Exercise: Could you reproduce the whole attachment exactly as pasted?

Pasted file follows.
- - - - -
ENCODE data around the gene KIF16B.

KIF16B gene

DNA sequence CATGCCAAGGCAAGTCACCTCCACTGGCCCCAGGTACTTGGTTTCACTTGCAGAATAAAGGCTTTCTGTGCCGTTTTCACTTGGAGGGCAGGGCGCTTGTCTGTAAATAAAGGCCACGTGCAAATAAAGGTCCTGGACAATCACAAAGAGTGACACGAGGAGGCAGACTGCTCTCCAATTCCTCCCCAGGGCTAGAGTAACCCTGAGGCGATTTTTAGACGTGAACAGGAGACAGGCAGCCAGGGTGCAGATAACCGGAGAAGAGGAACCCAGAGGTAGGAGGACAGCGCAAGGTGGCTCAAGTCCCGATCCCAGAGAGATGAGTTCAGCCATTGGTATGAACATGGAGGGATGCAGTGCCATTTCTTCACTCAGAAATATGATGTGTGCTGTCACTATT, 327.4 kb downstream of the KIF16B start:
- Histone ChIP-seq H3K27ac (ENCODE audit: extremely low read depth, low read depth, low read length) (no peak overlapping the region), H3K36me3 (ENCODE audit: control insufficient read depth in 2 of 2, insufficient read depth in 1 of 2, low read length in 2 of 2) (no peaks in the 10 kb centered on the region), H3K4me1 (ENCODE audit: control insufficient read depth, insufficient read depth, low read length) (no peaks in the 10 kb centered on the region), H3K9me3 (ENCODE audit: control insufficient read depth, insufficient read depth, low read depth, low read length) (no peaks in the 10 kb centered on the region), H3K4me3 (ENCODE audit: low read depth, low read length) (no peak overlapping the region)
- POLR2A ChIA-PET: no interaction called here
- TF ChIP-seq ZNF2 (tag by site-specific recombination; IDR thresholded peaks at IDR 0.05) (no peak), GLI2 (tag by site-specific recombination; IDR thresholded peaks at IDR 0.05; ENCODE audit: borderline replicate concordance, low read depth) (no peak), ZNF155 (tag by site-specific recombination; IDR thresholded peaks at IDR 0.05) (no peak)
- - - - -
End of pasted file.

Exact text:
ENCODE data around the gene KIF16B.

KIF16B gene

DNA sequence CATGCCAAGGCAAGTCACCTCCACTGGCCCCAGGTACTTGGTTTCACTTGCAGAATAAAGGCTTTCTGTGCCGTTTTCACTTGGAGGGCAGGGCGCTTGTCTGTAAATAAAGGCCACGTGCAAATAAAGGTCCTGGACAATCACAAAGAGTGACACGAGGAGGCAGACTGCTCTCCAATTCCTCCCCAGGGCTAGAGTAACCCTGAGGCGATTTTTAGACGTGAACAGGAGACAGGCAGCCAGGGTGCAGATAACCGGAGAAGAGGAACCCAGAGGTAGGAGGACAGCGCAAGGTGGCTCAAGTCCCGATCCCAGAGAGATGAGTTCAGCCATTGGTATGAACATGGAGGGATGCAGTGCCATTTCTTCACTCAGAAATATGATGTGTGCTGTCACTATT, 327.4 kb downstream of the KIF16B start:
- Histone ChIP-seq H3K27ac (ENCODE audit: extremely low read depth, low read depth, low read length) (no peak overlapping the region), H3K36me3 (ENCODE audit: control insufficient read depth in 2 of 2, insufficient read depth in 1 of 2, low read length in 2 of 2) (no peaks in the 10 kb centered on the region), H3K4me1 (ENCODE audit: control insufficient read depth, insufficient read depth, low read length) (no peaks in the 10 kb centered on the region), H3K9me3 (ENCODE audit: control insufficient read depth, insufficient read depth, low read depth, low read length) (no peaks in the 10 kb centered on the region), H3K4me3 (ENCODE audit: low read depth, low read length) (no peak overlapping the region)
- POLR2A ChIA-PET: no interaction called here
- TF ChIP-seq ZNF2 (tag by site-specific recombination; IDR thresholded peaks at IDR 0.05) (no peak), GLI2 (tag by site-specific recombination; IDR thresholded peaks at IDR 0.05; ENCODE audit: borderline replicate concordance, low read depth) (no peak), ZNF155 (tag by site-specific recombination; IDR thresholded peaks at IDR 0.05) (no peak)